Is Foie Gras Junk Food?

Yesterday, I gave a talk to Alberta Agriculture on my take of the obesity epidemic(thanks to Annette for the invitation) . Obviously, the best way to influence policy is to talk to policy makers, so an opportunity to present my views to policy makers is always appreciated.

Given that the audience was keenly interested in issues related to nutrition, it was not surprising that questions arose around the issue of junk food (actually this topic comes up at virtually every talk on obesity).

The discussion again made obvios the difficulty of the concept of junk food – i.e., when exactly is food junk? Now obviously, from an obesity perspective any form of “empty” calories would constitute junk food, that one is easy. But what about real food with more than just calories?

When I look to Wikipedia for a definition, I find the following (slightly paraphrased for brevity):

Junk food is food that is unhealthy and/or has little or no nutritional value. It contains high levels of refined sugar, white flour, trans fat and polyunsaturated fat, salt, and numerous food additives such as monosodium glutamate and tartrazine; at the same time, it is lacking in proteins, vitamins and fiber, among other healthy attributes. It is popular because it is easy to purchase, requires little or no preparation, is convenient to consume and has lots of flavor.

Clear enough, you’d think.

But the same post in Wikipedia also says why this definition is not easy (again paraphrased for brevity):

What constitutes unhealthy food may be confusing and, according to critics, includes elements of class snobbery, cultural influence and moral judgement. For example, fast food in North America, such as as hamburgers and french fries supplied by companies like McDonald’s, KFC and Pizza Hut, are often perceived as junk food, whereas the same meals supplied by more up-market outlets such as California Pizza Kitchen or Nando’s are not, despite often having the same or worse nutritional content. Some foods that are considered ethnic or traditional are not generally considered junk food, such as falafel, gyro, pakora, gyoza or chicharron, though all of these foods have little nutritional value and are usually high in fat from being fried in oil. Other foods such as white rice, roast potatoes and processed white bread are not considered junk food despite having limited nutritional content compared to wholegrain foods. Similarly, breakfast cereals are often regarded as healthy but may have high levels of sugar, salt and fat.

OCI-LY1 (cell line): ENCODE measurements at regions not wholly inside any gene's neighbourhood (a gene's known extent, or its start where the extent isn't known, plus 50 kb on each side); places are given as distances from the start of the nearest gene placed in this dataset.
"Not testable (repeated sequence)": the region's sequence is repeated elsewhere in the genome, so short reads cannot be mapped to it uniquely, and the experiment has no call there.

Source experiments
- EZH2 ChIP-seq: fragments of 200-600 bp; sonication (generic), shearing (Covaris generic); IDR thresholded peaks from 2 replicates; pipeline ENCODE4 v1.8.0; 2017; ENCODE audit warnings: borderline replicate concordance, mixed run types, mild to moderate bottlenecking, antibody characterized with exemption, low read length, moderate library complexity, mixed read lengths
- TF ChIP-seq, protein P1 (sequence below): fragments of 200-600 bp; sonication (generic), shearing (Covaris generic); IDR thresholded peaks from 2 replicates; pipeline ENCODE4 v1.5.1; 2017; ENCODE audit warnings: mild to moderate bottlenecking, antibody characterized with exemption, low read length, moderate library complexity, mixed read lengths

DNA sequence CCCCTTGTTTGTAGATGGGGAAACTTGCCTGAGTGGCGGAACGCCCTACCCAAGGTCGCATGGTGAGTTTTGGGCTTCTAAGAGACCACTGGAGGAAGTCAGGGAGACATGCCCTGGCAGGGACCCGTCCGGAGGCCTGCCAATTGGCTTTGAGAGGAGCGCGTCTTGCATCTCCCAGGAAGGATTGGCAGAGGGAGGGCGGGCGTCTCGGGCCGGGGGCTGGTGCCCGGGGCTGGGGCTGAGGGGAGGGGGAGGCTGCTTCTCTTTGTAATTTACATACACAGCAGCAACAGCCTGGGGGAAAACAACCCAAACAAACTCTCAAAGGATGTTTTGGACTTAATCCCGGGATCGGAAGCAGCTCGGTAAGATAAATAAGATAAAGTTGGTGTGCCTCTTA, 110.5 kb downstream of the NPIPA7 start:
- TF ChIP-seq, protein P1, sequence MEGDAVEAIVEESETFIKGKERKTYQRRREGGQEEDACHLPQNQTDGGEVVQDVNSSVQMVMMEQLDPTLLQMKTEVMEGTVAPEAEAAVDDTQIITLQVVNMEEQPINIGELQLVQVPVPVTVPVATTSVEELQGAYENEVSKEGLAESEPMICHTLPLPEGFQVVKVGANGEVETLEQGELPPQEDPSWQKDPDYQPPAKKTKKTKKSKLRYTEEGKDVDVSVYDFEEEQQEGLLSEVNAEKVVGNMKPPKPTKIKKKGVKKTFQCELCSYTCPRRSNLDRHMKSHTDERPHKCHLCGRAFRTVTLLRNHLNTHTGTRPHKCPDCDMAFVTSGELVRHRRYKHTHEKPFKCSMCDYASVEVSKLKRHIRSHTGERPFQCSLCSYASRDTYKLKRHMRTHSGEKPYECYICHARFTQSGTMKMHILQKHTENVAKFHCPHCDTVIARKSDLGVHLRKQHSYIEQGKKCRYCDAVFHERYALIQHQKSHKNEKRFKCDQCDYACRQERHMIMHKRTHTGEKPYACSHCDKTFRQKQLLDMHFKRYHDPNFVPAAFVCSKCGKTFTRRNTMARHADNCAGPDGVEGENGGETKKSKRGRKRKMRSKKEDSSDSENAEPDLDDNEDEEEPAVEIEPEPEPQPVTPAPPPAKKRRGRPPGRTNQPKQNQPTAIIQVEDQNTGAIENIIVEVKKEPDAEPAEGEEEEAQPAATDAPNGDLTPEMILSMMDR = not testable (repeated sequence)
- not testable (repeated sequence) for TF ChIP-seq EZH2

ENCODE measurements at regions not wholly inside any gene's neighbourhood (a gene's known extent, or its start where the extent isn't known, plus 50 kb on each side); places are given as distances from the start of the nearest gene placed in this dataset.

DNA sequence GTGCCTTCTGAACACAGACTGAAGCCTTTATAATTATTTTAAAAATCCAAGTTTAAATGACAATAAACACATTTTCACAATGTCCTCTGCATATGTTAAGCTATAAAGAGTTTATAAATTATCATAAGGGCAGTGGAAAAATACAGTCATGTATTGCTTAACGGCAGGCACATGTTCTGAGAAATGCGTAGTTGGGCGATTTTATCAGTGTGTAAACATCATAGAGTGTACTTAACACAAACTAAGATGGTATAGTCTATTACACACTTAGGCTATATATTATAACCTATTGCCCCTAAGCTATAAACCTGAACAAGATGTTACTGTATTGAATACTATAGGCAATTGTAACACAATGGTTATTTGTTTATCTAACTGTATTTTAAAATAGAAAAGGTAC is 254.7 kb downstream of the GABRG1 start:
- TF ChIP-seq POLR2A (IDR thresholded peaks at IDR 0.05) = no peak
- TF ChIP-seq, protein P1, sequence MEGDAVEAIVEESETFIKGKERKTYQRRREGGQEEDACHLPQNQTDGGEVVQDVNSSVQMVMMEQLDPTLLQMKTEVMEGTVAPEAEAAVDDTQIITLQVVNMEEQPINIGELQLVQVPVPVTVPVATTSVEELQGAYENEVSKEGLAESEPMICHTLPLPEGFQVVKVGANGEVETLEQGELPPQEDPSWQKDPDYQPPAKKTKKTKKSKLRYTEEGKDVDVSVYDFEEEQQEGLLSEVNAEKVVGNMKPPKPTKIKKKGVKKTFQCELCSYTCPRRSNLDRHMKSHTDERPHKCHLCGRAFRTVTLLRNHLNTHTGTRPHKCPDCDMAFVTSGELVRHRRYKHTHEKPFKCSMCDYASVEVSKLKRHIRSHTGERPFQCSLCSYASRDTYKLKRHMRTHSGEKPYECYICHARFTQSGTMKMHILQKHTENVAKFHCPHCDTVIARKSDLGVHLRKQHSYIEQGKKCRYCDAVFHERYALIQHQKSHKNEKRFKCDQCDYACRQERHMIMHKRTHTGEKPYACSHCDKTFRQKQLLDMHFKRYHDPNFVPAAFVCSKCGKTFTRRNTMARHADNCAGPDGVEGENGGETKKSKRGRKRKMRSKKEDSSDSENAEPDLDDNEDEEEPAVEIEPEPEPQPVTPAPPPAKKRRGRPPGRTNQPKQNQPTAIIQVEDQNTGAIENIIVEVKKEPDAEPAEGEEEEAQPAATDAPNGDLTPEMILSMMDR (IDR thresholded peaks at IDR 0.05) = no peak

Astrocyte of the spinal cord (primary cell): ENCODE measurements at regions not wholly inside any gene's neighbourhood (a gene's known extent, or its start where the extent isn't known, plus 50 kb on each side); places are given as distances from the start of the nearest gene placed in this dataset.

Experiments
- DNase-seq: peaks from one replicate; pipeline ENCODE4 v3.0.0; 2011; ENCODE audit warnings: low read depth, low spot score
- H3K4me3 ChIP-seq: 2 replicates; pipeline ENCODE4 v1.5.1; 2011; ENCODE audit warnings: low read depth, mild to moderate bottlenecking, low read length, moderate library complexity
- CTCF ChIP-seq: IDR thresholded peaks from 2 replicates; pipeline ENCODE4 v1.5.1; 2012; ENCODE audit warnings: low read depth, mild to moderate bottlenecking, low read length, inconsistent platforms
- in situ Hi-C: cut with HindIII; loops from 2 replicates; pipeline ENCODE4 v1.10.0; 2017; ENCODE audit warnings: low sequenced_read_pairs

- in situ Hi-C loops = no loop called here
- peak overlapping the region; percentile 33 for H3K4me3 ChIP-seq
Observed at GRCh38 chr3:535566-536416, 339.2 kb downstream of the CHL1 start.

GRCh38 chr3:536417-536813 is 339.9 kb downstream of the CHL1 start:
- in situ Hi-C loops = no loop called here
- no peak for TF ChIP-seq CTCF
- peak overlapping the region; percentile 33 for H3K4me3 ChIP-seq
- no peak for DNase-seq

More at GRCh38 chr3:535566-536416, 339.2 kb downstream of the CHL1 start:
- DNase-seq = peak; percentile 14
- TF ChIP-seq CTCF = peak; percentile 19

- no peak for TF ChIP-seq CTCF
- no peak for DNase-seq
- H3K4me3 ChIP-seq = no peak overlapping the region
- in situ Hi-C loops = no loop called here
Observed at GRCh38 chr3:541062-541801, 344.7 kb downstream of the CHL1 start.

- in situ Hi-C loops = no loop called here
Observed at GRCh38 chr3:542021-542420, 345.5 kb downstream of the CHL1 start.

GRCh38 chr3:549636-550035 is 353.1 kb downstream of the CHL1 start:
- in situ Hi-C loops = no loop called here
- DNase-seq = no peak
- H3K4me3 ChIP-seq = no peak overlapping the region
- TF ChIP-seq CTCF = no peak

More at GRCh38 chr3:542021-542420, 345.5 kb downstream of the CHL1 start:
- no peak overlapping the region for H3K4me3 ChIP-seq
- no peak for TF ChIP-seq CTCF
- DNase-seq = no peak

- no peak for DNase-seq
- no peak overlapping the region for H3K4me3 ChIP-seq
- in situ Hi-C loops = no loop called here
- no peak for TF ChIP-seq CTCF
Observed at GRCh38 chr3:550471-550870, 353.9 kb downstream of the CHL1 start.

So the question is, “what exactly constitutes junk food?”. If French fries from McDonalds are junk food because they contain little nutritional value, what about the over priced “hand cut” deli fried served in high-class restaurants? Does charging more money make junk food less “junkie”? What about foods like foie gras, caviar, lard – foods with no nutritional value, but eaten simply for their taste? Are these junk foods?

I sure do not envy the policy makers who have to decide what exactly constitutes “junk” food and where exactly to draw the line for healthy vs. unhealthy foods (e.g. Exactly how many calories per gram of food are admissable caloric density? How much refined sugar/sodium/fat per what are acceptable? Are all fried foods automatically junk food? Does throwing in some vitamins, protein and fibre make an unhealthy food healthier? etc.).

Not questions that I want to answer or take a stand on.

As I blogged before, in the context of obesity it’s the calories that count – discussing nutrients is out of my league.

Edmonton, Alberta